Microsoft today released 87 patches – 11 of them critical – and a slew of RCE vulnerabilities while Adobe released patches for Adobe Flash Player across multiple platforms today.

This marks the first time since February that Microsoft patched fewer than 100 CVEs. Leading the pack this month from Microsoft are a TCP/IP-related flaw and a vulnerability in Windows RDP.

Satnam Narang, staff research engineer at Tenable, said the most critical vulnerability released by Microsoft is CVE-2020-16898, a remote code execution vulnerability in the Windows TCP/IP stack. Dubbed “Bad Neighbor” by researchers at McAfee, Narang said the flaw occurs because Windows TCP/IP stack does not properly handle ICMPv6 Router Advertisement packets.

Narang said to exploit this vulnerability an attacker would need to send a malicious ICMPv6 Router Advertisement to a targeted Windows machine. It received a CVSSv3 score of 9.8, the highest score assigned to any vulnerability in this month’s patches. Microsoft also patched CVE-2020-16899, a denial-of-service vulnerability in the Windows TCP/IP stack. Both vulnerabilities were discovered internally by Microsoft and are rated as ‘Exploitation More Likely,’ according to Microsoft’s Exploitability Index.

Microsoft also addressed CVE-2020-16896, an information disclosure vulnerability in Windows RDP. While Microsoft rates this vulnerability as ‘Important’ and it received a CVSSv3 score of 7.5, Microsoft said it’s more likely to be exploited.

“To exploit the flaw, an attacker would need to connect to a system that’s running RDP and send specially-crafted requests to it,” Narang said. “This information could be used by the attacker for further compromise. RDP is a prime target for cybercriminals, especially those looking to launch ransomware attacks. If an organization exposes RDP to the Internet, they need to ensure they’ve taken appropriate steps to harden RDP, which includes ensuring all patches are applied in a timely manner.”

The Adobe updates address a critical vulnerability in Adobe Flash Player for Windows, macOS, Linux and Chrome OS. Adobe defines a critical vulnerability as one that if exploited, would let malicious native-code execute, potentially without a user being aware. Successful exploitation could lead to an exploitable crash, potentially resulting in arbitrary code execution by the user.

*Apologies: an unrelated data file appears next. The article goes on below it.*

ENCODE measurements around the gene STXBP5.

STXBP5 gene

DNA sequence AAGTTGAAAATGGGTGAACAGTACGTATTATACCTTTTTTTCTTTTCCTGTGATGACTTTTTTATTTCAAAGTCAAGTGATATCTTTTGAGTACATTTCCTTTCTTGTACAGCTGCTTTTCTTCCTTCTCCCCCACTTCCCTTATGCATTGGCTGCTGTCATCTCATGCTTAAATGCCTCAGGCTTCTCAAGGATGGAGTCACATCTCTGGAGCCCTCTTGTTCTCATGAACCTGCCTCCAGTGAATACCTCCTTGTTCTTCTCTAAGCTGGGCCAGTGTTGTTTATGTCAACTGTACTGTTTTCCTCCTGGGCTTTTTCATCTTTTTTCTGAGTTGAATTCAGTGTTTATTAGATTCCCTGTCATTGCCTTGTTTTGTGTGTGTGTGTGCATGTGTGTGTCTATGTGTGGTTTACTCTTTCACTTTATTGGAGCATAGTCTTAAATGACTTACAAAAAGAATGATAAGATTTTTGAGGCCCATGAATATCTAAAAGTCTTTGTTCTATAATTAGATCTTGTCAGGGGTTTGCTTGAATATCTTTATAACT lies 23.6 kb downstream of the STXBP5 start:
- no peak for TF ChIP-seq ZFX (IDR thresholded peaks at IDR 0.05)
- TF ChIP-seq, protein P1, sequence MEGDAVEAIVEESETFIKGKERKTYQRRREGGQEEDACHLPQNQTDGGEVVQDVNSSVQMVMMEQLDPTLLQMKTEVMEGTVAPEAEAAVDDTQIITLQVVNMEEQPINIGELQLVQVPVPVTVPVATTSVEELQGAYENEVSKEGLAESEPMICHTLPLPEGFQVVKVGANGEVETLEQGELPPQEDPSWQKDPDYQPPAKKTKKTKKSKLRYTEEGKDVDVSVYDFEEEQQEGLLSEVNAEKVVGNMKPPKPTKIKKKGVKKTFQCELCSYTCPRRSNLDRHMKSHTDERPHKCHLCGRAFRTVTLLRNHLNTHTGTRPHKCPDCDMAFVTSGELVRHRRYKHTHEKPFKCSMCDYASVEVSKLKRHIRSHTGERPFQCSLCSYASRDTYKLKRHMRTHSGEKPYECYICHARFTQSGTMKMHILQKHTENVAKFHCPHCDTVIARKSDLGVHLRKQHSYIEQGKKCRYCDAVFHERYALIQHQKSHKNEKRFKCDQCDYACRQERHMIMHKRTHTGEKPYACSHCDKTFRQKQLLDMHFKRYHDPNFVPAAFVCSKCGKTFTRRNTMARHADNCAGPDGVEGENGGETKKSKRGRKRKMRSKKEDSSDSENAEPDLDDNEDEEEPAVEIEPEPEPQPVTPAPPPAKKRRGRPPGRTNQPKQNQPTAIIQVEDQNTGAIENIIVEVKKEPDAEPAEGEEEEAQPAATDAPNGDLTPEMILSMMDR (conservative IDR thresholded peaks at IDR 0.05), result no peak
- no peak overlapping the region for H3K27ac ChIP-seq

Nick Colyer, senior product marketing manager at Automox, said the platforms impacted include Windows RT, Server 2012, Server 2012 R2, Server 2016, Server 2019, and Windows 10 for 32-bit and 64-bit flavors across various build versions. Colyer added that as with most Flash Player vulnerabilities, web-based exploitations are the primary vector of exploitation, but not the only one. He said these vulnerabilities can also get exploited through an embedded ActiveX control in a Microsoft Office document or any application that uses the IE rendering engine.

Colyer recommends making the patches as a security best practice, but for organizations that cannot remove Adobe Flash because of a business-critical function, he recommends mitigating the threat potential of these vulnerabilities by preventing Adobe Flash Player from running altogether via the killbit feature. “Set a Group Policy to turn off instantiation of Flash objects, or limit trust center settings prompting for active scripting elements.” He advised.

Automox also released a blog post on the Microsoft patches. Colyer said CVE-2020-16896 is an information disclosure vulnerability in Windows RDP that’s attributable to the manner in which RDP handles connection requests. Successful exploitation requires a maliciously crafted request to an affected system offering an attacker with read-only access to the Windows RDP server process on the remote host. He added that the exploit itself does not provide for remote code execution, but could get leveraged for additional information gathering in support of further attack and possible system compromise.